Hans Karl Emil von Mangoldt Biography

Hans Karl Emil von Mangoldt

Hans Karl Emil von Mangoldt (1824-1868) had an advantage over von Thiinen and Gossen insofar as he operated from an academic base. Having received his doctor­ate in 1847 from the University of Tubingen, he then studied for two years under Roscher's supervision at the University of Leipzig and for a short time with Georg Hanssen at the University of Gottingen. In between he pursued a journalistic career that he was forced to abandon in 1854 because of his liberal beliefs. Mangoldt got permission to teach on the basis of his first book, a study of entrepreneurial profits, published in 1855. Seven years later he was elected to the chair vacated by Karl Knies at the University of Freiburg. In 1863, he published his second book, an Outline of Economics, a small treatise that had its origin in Mangoldt's lecture notes but nev­ertheless contained some highly original theoretical innovations. T. W. Hutchison called it "a distant infant cousin of Marshall's Principles" {Review of Economic Doc­trines, p. 134).

Mangoldt's theoretical work is divided into two parts. As noted, his first book (1855) developed the theory of profit and the role of the entrepreneur. This book shows the combined influence of Roscher and von Thiinen (through Hanssen). It was probably inspired in part by the challenge of socialism, which induced Mangoldt to take a fresh look at how factor rewards are distributed. Mangoldt was one of a few early writers who separated the entrepreneur from the capitalist and linked entre­preneurial profit to risk taking. Specifically, he characterized entrepreneurial prof­its as the reward for a range of activities, including finding particular markets, clever acquisition of productive agents, skillful combination of factors of production on the right scale, successful sales policy, and in the final analysis, innovation. Frank Knight found Mangoldt's profit theory "a most careful and exhaustive analysis" (Risk, Un­certainty and Profit, p. 27).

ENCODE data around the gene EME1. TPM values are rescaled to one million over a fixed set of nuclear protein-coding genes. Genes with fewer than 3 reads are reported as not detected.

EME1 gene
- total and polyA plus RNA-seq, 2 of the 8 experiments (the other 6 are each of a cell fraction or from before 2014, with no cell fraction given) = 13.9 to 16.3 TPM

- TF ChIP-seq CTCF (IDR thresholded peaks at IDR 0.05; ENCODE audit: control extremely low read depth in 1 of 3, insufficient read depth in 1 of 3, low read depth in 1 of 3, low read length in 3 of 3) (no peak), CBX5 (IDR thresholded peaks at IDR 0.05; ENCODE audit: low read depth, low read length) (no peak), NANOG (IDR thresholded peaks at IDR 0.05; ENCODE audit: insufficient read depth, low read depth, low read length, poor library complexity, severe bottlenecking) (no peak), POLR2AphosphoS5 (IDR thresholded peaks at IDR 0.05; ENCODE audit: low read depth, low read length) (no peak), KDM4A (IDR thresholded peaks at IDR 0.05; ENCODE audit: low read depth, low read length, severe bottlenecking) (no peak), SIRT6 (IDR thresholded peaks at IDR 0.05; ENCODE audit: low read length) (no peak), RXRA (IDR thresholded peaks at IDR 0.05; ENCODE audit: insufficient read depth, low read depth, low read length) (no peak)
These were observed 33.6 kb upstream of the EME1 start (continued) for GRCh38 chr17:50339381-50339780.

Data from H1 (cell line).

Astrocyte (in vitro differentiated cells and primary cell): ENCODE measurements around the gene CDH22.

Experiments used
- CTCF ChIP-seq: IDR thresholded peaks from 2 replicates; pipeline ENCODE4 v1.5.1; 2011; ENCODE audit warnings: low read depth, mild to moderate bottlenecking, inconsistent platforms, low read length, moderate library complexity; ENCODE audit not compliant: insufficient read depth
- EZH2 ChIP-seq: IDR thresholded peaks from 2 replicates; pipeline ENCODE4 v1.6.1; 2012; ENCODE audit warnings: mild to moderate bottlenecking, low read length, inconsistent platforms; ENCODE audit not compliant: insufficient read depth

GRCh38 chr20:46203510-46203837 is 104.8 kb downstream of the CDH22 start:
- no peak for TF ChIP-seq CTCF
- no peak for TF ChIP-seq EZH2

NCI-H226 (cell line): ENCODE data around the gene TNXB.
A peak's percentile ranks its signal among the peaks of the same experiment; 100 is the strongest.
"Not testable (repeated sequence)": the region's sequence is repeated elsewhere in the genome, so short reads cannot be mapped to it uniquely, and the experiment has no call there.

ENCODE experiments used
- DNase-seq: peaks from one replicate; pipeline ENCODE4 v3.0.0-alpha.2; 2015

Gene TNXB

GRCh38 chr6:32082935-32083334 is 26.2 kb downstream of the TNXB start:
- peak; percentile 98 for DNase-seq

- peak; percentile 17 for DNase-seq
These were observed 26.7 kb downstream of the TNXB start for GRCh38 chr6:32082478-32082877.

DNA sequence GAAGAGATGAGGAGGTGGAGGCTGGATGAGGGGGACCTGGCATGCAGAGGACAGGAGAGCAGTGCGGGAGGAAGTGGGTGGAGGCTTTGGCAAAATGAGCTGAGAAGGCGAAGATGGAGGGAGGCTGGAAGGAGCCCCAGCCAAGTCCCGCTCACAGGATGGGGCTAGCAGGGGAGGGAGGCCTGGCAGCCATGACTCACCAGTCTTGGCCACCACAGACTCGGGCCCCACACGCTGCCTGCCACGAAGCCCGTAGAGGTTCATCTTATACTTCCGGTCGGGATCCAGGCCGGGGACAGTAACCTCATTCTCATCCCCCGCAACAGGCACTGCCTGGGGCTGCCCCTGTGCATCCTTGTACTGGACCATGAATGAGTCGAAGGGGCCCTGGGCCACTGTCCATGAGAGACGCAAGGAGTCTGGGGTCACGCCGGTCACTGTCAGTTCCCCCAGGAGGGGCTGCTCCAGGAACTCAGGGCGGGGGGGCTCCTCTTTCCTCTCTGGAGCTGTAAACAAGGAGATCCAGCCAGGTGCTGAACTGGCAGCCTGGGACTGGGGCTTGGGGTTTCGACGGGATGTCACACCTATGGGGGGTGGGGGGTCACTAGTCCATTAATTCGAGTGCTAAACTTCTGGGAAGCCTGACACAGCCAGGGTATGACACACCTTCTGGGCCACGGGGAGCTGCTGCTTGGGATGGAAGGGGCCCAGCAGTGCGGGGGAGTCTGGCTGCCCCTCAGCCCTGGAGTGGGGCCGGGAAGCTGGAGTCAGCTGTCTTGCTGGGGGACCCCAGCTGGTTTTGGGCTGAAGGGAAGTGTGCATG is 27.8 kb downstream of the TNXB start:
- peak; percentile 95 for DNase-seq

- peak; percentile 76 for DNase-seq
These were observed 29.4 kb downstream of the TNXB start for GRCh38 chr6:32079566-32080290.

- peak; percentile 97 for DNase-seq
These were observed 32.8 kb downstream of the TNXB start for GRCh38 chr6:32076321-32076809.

The second part of Mangoldt's work (the Outline) consists of a reworking of the main parts of economic theory from a curiously ambiguous perspective, one that com­bined aspects of classical and neoclassical analysis. Despite this ambiguity, the list of original contributions by Mangoldt is fairly impressive, considering the fact that Mill's Principles represented the state of the discipline in Mangoldt's day. This list includes a "Marshallian" treatment of supply and demand, embryonic notions of elas­ticity and economies of scale, a discussion of multiple equilibriums, the generaliza­tion of von Thiinen's (marginal productivity) principle of distribution (especially a generalized concept of rent), and a graphical analysis of price formation under con­ditions of joint supply and demand.

Mangoldt's subjective theory of value must be added to the small but growing list of such treatments before 1871, but the subjective viewpoint did not permeate his analysis as it did the later work of the Austrians. In fact, even though Menger knew of Mangoldt's work, he seemed to be little influenced by it. As regards von Thiinen and Gossen, from whom Menger could have profited, they seemed to be altogether unknown to him. The German economists Menger showed greatest familiarity with were mostly, but not exclusively, historicists. They included Hermann, Hildebrand, Hufeland, Knies, Rau, Roscher, Schaffle, and Storch. Consequently, the purpose of this section has not been to link von Thiinen, Gossen, and Mangoldt with the Aus­trian school in any overt sense but merely to indicate the depth and breadth of Teu­tonic economic thought in the nineteenth century. In this manner, the stage is set for an appreciation of the Austrian contribution. We wish to note, however, that a ret­rospective view of the contributions of early German theorists gives new force and meaning to Alfred Marshall's statement that "the most important economic work that has been done on the Continent in this century [19th] is that of Germany" (Princi­ples, p. 66).